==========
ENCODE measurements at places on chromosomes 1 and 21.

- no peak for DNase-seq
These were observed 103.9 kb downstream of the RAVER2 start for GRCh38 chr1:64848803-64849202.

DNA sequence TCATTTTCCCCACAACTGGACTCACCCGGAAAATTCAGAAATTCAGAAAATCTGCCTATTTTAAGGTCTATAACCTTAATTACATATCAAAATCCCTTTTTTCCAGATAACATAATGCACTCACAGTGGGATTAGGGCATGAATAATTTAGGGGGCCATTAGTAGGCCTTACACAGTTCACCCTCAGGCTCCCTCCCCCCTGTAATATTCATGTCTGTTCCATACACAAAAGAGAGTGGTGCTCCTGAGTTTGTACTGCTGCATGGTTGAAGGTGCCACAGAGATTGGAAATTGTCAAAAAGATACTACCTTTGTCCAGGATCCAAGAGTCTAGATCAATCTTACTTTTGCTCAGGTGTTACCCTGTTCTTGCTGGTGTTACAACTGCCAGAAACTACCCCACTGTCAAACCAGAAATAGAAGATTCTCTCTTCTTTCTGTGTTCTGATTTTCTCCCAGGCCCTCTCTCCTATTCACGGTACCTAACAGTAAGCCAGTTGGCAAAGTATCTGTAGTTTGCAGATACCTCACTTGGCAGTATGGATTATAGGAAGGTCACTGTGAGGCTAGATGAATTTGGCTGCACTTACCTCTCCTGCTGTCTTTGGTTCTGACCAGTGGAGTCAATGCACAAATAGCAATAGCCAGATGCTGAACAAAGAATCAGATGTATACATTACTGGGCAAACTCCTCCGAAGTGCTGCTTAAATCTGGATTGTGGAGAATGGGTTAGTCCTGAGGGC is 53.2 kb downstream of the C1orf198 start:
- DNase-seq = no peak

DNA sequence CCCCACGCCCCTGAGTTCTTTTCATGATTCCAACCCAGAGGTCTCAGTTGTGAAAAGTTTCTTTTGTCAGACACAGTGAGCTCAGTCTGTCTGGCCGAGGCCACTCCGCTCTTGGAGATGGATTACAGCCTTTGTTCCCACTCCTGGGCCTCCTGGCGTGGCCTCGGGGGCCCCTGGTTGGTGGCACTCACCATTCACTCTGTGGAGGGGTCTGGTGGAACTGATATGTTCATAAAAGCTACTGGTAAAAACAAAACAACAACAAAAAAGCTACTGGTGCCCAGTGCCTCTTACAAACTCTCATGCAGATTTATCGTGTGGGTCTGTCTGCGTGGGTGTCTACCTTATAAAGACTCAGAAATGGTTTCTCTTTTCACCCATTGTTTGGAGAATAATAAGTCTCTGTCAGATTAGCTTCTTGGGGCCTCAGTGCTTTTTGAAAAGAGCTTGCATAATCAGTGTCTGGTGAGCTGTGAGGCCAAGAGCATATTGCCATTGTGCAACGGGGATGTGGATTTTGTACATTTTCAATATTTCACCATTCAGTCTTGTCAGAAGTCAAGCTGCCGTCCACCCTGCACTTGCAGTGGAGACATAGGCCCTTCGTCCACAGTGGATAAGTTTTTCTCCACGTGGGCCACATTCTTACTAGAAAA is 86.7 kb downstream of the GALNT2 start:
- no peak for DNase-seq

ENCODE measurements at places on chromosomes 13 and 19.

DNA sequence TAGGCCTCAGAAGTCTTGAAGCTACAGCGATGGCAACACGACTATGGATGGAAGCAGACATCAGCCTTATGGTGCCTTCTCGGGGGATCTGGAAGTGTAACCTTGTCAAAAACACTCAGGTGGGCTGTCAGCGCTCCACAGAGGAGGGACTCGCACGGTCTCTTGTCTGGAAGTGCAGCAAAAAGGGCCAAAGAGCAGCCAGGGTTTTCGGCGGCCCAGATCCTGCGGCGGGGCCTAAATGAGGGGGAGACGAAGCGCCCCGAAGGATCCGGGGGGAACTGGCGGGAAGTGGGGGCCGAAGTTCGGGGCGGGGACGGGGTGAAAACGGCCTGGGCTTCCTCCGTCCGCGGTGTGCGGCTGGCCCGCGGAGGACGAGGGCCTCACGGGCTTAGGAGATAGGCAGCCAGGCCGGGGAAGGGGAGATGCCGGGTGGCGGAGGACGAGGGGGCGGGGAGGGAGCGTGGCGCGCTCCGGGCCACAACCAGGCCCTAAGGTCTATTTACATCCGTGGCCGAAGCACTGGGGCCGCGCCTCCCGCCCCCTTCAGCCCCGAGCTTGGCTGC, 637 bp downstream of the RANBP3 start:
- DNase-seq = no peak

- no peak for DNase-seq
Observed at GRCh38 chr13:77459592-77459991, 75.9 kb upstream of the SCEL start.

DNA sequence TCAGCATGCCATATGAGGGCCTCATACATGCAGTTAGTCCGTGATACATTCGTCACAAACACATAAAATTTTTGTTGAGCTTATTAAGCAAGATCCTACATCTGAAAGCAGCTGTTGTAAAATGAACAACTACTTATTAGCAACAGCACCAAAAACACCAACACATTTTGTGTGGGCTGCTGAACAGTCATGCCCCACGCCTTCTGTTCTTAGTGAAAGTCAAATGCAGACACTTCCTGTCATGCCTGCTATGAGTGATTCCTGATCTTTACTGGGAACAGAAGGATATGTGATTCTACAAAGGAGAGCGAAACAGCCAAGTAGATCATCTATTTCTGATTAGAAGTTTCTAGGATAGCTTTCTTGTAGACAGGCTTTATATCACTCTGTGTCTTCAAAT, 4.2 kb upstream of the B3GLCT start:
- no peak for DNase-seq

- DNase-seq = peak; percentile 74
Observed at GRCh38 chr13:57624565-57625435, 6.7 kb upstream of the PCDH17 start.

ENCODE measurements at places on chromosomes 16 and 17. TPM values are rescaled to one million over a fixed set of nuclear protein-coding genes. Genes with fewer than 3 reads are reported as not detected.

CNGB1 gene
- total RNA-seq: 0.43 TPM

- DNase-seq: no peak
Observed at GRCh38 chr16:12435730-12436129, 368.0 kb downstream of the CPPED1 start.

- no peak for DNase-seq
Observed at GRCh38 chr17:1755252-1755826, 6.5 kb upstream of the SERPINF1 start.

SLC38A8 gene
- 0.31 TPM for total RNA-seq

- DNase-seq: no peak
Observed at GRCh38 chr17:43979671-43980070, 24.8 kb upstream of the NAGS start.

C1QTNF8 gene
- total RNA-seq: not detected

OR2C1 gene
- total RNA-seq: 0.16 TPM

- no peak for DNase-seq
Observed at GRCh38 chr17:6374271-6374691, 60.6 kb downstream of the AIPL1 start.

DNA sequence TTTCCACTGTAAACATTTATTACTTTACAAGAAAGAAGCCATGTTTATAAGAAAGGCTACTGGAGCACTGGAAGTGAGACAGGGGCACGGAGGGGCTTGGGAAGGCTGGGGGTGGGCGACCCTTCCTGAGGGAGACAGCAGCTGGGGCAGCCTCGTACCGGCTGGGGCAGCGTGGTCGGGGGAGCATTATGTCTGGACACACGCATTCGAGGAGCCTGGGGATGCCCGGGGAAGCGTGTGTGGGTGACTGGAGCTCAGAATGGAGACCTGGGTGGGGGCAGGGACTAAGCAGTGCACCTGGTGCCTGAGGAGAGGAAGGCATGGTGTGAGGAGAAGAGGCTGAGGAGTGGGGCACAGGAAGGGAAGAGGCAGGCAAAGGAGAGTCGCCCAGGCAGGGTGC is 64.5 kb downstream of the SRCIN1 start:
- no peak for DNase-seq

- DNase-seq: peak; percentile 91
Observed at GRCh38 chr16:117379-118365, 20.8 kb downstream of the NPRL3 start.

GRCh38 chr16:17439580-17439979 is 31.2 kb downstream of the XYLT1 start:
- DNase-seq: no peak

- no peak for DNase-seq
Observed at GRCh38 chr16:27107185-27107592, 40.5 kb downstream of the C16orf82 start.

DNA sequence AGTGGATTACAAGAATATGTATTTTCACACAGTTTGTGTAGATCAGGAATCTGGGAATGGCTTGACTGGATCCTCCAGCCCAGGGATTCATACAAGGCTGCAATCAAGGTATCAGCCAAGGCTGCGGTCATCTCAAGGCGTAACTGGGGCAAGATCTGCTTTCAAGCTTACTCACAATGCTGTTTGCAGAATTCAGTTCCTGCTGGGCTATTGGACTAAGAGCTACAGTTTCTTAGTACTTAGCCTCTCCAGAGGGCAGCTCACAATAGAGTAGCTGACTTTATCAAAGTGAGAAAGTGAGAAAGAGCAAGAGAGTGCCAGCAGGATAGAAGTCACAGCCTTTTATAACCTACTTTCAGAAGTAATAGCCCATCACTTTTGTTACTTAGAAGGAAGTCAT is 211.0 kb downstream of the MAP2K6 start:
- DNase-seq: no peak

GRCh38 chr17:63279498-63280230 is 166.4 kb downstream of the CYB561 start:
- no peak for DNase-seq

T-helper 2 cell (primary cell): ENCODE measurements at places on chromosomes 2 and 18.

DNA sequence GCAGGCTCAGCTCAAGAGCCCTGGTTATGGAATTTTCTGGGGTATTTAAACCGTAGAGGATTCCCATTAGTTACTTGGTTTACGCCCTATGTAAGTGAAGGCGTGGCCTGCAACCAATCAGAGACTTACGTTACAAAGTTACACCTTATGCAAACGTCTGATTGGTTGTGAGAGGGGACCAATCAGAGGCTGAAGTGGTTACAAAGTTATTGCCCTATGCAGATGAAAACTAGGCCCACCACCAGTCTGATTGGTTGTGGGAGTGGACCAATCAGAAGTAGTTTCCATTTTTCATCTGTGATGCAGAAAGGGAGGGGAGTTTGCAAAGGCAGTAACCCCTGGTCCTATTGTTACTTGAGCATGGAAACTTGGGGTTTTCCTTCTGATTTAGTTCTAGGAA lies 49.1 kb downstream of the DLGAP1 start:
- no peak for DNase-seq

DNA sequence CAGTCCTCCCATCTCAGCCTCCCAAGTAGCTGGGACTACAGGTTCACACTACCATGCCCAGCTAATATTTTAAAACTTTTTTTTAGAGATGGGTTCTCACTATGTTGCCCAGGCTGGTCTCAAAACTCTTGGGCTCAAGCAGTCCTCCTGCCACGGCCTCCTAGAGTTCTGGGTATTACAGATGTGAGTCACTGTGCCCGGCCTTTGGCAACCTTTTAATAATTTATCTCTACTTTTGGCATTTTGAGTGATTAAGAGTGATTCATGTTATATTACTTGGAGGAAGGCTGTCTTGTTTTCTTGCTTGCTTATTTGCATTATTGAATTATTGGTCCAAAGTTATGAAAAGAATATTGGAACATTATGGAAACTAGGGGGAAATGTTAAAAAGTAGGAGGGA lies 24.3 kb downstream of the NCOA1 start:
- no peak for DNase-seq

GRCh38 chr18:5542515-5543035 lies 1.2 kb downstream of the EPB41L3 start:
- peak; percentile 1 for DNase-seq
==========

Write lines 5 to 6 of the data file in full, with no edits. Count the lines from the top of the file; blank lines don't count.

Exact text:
- DNase-seq = no peak

DNA sequence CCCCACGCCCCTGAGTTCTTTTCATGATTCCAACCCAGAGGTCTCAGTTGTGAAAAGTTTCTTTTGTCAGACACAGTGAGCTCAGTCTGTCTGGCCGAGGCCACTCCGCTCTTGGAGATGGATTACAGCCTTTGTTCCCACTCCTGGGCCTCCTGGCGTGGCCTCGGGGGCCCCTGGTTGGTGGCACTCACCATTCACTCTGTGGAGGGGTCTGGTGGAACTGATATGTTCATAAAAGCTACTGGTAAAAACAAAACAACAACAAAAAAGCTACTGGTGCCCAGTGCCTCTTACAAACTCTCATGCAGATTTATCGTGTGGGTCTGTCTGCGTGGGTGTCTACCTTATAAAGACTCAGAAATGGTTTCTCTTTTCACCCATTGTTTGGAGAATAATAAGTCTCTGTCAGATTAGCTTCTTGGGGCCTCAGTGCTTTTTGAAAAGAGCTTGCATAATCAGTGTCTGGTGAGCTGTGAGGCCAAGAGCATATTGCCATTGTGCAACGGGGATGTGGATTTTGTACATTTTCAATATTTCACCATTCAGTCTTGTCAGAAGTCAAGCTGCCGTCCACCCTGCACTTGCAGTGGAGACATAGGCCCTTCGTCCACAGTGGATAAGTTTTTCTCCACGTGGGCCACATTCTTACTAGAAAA is 86.7 kb downstream of the GALNT2 start: